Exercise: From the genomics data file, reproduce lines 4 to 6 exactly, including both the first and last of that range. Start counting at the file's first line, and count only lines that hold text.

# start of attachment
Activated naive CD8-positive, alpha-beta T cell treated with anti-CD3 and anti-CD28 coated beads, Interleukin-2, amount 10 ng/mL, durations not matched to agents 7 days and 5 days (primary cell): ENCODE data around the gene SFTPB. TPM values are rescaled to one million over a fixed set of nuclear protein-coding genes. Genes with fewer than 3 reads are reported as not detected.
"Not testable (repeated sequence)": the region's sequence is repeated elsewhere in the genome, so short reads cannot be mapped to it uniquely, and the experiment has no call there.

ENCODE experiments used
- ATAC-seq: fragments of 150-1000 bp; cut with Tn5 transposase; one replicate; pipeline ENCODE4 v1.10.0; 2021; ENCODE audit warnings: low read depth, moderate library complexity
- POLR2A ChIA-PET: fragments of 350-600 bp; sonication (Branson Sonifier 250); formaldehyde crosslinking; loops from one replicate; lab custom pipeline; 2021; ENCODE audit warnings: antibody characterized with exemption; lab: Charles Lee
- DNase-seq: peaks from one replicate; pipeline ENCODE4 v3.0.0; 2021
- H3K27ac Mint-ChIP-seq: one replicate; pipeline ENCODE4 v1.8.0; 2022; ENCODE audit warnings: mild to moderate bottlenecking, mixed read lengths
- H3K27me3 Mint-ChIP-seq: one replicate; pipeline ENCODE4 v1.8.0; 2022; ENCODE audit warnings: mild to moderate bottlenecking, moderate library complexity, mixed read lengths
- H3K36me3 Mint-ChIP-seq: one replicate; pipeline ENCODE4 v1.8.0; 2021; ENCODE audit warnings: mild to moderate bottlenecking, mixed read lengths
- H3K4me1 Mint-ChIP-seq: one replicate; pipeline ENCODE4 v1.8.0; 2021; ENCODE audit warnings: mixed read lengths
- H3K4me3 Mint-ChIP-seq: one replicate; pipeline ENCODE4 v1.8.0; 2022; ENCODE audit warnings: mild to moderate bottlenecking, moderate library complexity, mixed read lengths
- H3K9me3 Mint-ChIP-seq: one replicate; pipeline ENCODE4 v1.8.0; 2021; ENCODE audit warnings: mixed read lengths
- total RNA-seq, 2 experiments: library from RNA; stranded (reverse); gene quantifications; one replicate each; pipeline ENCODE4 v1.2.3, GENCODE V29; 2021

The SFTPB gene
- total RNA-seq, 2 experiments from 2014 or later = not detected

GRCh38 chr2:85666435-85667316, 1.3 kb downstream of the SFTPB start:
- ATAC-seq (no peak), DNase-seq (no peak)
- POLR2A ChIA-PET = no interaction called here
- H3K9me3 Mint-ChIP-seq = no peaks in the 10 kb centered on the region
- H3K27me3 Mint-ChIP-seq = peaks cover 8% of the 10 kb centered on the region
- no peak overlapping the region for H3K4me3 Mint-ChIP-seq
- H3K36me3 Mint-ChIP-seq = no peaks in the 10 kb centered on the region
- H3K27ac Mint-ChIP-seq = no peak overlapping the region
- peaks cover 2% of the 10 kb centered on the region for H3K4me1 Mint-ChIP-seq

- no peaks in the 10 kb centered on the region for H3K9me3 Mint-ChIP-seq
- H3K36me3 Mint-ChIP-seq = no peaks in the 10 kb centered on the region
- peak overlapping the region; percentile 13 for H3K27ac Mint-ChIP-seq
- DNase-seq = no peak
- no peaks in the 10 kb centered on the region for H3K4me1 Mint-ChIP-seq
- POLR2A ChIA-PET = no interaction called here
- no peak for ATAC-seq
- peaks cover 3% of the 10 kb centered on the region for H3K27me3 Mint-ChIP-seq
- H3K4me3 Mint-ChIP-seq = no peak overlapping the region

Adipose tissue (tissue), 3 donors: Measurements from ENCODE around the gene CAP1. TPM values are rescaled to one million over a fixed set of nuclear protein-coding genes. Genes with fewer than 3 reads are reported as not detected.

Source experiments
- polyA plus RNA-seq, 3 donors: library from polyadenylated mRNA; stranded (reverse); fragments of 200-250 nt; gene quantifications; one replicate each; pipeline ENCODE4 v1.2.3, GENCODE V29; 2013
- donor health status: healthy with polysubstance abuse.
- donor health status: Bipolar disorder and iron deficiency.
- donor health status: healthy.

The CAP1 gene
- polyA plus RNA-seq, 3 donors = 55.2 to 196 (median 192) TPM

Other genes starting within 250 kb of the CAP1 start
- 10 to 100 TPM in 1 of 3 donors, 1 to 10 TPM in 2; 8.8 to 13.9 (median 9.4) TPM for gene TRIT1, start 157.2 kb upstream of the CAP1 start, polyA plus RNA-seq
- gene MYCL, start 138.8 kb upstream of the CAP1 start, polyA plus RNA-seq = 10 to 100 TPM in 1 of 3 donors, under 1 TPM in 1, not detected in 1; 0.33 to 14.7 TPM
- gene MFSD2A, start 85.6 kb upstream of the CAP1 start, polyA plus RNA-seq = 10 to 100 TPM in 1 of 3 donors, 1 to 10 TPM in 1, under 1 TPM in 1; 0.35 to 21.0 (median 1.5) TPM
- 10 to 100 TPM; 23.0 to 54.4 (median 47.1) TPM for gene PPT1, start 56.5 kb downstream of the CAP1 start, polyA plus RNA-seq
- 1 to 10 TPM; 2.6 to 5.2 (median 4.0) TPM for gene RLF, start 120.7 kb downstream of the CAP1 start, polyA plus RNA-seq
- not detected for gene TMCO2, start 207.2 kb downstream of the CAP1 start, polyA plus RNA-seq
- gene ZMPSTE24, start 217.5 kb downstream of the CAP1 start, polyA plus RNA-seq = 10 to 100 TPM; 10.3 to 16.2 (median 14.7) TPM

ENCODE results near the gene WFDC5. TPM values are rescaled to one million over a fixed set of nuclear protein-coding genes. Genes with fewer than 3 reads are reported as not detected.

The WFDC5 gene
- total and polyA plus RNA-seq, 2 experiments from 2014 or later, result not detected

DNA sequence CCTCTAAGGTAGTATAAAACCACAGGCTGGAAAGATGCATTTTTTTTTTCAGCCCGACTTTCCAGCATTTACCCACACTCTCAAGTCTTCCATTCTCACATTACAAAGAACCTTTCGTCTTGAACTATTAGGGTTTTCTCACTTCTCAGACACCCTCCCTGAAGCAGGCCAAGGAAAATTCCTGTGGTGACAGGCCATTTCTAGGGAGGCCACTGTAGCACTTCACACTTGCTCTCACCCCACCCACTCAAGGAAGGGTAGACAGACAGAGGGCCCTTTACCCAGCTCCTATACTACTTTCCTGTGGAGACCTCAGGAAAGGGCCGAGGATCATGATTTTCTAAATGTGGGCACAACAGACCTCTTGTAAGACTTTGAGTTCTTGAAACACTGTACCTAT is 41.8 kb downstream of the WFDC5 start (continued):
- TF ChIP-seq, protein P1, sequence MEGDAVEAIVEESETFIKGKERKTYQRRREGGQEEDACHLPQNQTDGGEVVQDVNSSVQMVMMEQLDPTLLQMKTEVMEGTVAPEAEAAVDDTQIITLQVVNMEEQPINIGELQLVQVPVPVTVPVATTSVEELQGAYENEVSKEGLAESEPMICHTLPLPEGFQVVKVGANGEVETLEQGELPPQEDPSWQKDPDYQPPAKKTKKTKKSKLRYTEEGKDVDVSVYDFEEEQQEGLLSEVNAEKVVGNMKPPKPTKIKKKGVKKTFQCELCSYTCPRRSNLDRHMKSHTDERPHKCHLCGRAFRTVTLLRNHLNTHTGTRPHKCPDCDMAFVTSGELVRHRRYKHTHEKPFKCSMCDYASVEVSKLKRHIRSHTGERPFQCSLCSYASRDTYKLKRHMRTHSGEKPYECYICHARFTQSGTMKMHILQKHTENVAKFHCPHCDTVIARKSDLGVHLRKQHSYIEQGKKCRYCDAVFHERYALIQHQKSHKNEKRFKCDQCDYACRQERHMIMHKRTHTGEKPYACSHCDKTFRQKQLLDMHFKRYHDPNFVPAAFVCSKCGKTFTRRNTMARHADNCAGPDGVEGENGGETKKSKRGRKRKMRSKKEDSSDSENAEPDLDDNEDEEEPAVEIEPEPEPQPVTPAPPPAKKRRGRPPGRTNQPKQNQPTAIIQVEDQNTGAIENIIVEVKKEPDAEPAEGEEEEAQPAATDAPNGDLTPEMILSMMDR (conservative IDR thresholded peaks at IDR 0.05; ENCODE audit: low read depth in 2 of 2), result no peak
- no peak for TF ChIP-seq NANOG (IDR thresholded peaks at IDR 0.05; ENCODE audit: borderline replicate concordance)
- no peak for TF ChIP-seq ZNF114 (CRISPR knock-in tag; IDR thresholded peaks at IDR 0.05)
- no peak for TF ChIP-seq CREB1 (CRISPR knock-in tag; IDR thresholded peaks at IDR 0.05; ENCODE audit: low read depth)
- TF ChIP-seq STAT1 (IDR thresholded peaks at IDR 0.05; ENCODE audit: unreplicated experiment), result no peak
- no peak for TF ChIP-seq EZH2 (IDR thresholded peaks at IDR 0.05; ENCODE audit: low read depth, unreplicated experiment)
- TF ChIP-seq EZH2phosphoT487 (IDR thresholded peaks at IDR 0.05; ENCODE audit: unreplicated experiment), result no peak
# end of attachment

- ATAC-seq: fragments of 150-1000 bp; cut with Tn5 transposase; one replicate; pipeline ENCODE4 v1.10.0; 2021; ENCODE audit warnings: low read depth, moderate library complexity
- POLR2A ChIA-PET: fragments of 350-600 bp; sonication (Branson Sonifier 250); formaldehyde crosslinking; loops from one replicate; lab custom pipeline; 2021; ENCODE audit warnings: antibody characterized with exemption; lab: Charles Lee
- DNase-seq: peaks from one replicate; pipeline ENCODE4 v3.0.0; 2021